The Works of D. Jonathan Swift: In Nine Volumes, Volume 1
Dublin printed; and Edinburgh reprinted, for G. Hamilton & J. Balfour, and L. Hunter, at Edinburgh; and A. Stalker, at Glasgow; and sold by them and other booksellers., 1752
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able againſt allowed appear Author becauſe believe Beſides beſt Body Books called Church Clergy common Conſequence conſider continued Corruptions Country Court Death Deſign Divines England equally firſt fome forced Form former frequent Friends give Government greateſt Hands happen hath himſelf Honour Houſe hundred Italy Kind King Kingdom known Ladies Language laſt late Learning leaſt leave Letters Lives look Lord Manner mean mentioned Mind moſt muſt Name Nature never Nobles Number obſerved Occaſion offer once Opinion particular Party perhaps Perſon Place pleaſe Point popular Power Practice preſent Prince produce publick Reaſon received Religion Rome ſaid ſame ſay ſee ſeem Senate ſeveral ſhall ſhould Side ſome Subject ſuch SWIFT themſelves theſe Things thoſe thought tion Town true Underſtanding univerſal Uſe Virtue whole whoſe World Writings written young
Page 167 - I would by no means give ladies the trouble of advising us in the reformation of our language, yet I cannot help thinking that, since they have been left out of all meetings, except parties at play or where worse designs are carried on, our conversation has very much degenerated.
Page 168 - It is your lordship's observation, that if it were not for the Bible and Common Prayer Book in the vulgar tongue, we should hardly be able to understand anything that was written among us a hundred years ago; which is certainly true, for those books, being perpetually read in churches, have proved a kind of standard for language, especially to the common people.
Page 78 - For it is confidently reported, that two young gentlemen of real hopes, bright wit, and profound judgment, who, upon a thorough examination of causes and effects, and by the mere force of natural abilities, without the least tincture of...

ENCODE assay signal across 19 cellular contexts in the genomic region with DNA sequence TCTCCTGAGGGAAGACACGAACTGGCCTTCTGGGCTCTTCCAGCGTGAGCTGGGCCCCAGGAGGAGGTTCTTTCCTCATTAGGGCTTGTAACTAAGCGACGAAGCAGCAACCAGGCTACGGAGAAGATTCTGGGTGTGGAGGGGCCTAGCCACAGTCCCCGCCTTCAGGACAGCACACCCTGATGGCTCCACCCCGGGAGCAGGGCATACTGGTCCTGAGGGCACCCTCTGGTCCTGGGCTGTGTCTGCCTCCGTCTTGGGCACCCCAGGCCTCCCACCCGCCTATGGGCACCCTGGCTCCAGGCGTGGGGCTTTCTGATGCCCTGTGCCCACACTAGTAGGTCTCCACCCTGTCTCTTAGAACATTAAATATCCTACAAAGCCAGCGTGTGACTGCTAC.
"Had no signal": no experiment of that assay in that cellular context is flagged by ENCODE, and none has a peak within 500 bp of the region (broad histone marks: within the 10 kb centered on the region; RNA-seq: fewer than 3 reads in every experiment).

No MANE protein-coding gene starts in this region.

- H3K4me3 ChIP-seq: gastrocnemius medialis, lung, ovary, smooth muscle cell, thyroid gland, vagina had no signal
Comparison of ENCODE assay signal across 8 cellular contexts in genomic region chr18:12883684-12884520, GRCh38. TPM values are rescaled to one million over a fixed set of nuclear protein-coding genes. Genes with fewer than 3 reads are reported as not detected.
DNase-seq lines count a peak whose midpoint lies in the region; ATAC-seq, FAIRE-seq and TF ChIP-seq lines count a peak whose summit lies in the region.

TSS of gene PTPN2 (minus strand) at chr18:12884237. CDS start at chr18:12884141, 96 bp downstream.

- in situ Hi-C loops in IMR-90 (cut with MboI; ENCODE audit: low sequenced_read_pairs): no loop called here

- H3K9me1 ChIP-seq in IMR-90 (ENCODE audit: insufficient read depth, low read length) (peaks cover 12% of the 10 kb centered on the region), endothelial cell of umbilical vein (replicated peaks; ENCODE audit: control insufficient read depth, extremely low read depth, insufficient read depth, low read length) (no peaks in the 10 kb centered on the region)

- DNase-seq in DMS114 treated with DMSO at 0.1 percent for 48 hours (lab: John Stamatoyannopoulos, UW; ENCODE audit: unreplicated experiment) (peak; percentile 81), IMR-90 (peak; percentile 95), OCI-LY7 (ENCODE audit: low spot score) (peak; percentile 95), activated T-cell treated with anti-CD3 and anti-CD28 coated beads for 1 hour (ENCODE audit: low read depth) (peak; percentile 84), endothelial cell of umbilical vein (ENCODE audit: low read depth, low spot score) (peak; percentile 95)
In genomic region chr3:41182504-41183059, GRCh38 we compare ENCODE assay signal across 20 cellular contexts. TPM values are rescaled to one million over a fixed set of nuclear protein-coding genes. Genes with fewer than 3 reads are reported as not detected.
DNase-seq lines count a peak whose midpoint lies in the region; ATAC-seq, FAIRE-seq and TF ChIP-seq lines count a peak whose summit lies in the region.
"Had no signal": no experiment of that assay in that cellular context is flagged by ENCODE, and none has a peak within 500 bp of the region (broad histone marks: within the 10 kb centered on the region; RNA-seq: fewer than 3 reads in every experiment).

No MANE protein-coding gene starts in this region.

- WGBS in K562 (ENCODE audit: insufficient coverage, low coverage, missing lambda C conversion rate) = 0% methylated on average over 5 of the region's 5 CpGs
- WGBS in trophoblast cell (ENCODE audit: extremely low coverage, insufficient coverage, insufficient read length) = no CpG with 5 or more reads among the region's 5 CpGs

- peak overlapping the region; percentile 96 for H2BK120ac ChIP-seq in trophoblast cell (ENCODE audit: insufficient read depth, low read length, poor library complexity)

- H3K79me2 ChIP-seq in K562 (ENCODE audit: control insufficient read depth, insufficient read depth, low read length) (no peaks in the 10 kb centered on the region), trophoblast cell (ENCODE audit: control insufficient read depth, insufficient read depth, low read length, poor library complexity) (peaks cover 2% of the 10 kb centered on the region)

Page 161 - ... if it were once refined to a certain standard, perhaps there might be ways found out to fix it for ever, or at least till we are invaded and made a conquest by some other state...
Page 45 - This single stick, which you now behold ingloriously lying in that neglected corner, I once knew in a flourishing state in a forest: it was full of sap, full of leaves, and full of boughs: but now, in...
Page 240 - ... they are not so much as taught to spell in their childhood, nor can ever attain to it in their whole lives.
Page 168 - Bible were masters of an English style much fitter for that work, than any we see in our present writings ; which I take to be owing to the simplicity that runs through the whole.
Page 86 - And to urge another argument of a parallel nature: if Christianity were once abolished, how could the freethinkers, the strong reasoners, and the men of profound learning, be able to find another subject, so calculated in all points, whereon to display their abilities?
Page 80 - It is likewise urged that there are, by computation, in this kingdom above ten thousand parsons, whose revenues added to those of my lords the bishops would suffice to maintain at least two hundred young gentlemen of wit and pleasure and free-thinking, enemies to priestcraft, narrow principles, pedantry, and prejudices; who might be an ornament to the Court and Town. And then again, so great a number of able [bodied] divines might be a recruit to our fleet and armies.
Page 239 - When I reflect on this, I cannot conceive you to be human creatures, but a sort of species hardly a degree above a monkey ; who has more diverting tricks than any of you, is an animal less mischievous and expensive, might in time be a tolerable critic in velvet and brocade, and, for aught I know, would equally become them...